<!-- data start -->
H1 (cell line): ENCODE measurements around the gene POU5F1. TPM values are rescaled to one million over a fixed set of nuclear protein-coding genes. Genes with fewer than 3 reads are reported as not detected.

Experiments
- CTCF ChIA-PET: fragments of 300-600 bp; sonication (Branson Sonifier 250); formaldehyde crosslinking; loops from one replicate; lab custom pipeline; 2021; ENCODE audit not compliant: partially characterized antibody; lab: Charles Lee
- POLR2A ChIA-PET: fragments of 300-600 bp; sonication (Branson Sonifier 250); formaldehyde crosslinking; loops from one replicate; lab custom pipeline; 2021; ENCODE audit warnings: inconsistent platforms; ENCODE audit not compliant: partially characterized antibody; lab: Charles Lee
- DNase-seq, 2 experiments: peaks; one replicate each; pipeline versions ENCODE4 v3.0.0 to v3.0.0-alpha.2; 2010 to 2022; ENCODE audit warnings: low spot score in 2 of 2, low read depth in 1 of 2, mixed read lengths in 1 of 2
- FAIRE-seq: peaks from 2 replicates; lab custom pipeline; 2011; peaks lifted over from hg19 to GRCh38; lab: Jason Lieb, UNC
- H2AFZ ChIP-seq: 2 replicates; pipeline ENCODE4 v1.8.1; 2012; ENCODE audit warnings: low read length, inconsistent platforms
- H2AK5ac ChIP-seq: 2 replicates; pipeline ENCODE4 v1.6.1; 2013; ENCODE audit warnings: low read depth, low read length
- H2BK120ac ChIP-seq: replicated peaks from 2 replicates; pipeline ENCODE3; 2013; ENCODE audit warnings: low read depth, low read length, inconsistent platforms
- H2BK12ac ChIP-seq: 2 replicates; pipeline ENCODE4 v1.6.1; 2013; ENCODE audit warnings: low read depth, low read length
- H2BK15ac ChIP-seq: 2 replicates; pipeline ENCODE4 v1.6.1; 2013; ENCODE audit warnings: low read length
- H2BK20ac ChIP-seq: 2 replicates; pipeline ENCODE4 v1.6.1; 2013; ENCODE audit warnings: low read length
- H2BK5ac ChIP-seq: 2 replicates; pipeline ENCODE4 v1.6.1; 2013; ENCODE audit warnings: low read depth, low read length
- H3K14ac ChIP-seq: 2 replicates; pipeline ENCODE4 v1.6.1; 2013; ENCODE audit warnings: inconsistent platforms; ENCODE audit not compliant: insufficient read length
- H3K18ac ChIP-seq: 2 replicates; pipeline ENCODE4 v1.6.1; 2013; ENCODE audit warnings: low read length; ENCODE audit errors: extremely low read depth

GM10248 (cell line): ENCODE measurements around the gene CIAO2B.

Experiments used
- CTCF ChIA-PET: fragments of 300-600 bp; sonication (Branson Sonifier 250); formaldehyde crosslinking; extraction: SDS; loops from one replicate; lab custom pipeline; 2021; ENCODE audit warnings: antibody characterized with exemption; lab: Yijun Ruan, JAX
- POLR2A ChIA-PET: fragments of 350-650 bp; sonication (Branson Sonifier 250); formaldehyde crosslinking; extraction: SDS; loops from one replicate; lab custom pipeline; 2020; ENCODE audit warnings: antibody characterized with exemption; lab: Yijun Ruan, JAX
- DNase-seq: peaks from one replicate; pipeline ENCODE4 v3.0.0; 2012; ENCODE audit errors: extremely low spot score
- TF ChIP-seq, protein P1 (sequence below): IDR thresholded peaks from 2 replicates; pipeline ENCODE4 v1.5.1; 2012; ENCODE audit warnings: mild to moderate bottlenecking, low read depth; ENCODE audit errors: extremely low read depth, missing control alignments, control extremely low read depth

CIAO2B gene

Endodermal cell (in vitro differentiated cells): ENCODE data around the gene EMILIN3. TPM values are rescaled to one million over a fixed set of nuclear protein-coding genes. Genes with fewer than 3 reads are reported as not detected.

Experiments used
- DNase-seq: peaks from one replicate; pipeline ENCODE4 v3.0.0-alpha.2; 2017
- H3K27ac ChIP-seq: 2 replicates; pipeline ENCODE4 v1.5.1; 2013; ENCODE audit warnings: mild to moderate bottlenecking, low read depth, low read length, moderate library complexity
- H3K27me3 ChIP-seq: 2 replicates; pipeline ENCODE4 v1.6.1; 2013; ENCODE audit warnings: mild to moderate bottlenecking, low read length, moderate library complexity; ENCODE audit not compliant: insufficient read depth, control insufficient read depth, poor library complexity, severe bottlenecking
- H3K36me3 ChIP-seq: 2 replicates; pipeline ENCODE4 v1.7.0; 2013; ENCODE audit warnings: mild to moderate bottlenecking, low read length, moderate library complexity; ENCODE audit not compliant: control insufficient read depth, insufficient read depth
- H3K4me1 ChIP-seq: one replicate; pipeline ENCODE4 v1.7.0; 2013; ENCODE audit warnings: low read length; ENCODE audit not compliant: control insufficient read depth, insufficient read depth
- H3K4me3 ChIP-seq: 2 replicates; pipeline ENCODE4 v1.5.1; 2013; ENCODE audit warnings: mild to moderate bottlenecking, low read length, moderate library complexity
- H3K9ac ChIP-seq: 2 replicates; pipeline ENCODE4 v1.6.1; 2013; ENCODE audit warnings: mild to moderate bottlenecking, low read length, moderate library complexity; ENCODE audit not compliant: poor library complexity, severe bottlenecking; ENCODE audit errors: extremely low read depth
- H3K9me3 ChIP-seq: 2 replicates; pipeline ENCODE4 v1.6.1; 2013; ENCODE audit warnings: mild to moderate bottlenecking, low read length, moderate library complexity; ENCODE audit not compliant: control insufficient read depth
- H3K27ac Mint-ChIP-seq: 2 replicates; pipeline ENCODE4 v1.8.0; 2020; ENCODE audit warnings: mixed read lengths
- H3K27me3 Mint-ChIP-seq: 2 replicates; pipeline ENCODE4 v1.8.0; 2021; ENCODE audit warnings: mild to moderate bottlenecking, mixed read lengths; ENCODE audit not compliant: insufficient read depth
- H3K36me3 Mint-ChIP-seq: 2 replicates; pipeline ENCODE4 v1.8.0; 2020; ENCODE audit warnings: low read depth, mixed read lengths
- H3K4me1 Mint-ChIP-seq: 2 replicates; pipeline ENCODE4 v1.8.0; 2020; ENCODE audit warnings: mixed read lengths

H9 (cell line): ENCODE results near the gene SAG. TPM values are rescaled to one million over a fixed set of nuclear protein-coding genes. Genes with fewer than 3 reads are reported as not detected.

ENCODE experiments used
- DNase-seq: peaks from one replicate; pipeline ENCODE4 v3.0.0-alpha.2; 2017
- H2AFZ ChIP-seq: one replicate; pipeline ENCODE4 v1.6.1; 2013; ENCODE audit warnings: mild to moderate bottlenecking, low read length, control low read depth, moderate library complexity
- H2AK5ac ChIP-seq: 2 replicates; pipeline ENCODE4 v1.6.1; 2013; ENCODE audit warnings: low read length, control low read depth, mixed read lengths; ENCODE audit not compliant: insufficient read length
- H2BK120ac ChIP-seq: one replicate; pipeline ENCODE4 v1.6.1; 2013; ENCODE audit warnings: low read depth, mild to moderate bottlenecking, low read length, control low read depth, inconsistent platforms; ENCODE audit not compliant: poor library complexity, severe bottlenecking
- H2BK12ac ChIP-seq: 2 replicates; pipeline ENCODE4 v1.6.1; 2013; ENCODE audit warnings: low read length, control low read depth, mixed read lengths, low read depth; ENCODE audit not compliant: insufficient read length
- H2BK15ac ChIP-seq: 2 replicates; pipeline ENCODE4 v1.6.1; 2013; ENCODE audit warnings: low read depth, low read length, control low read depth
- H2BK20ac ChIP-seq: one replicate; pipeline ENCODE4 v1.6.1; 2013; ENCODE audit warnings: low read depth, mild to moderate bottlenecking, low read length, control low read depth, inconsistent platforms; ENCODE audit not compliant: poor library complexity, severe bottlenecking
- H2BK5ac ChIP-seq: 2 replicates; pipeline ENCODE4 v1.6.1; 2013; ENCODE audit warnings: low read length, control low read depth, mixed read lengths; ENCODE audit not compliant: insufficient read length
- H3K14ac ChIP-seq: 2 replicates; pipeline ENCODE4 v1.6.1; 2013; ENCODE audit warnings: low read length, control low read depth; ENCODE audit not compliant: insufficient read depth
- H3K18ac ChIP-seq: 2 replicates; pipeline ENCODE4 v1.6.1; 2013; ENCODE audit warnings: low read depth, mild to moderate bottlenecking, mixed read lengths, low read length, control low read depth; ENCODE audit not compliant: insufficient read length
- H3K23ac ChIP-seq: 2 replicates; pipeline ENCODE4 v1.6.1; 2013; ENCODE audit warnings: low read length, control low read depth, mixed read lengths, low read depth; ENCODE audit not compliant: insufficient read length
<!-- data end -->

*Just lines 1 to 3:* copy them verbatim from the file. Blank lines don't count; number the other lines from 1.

H1 (cell line): ENCODE measurements around the gene POU5F1. TPM values are rescaled to one million over a fixed set of nuclear protein-coding genes. Genes with fewer than 3 reads are reported as not detected.

Experiments
- CTCF ChIA-PET: fragments of 300-600 bp; sonication (Branson Sonifier 250); formaldehyde crosslinking; loops from one replicate; lab custom pipeline; 2021; ENCODE audit not compliant: partially characterized antibody; lab: Charles Lee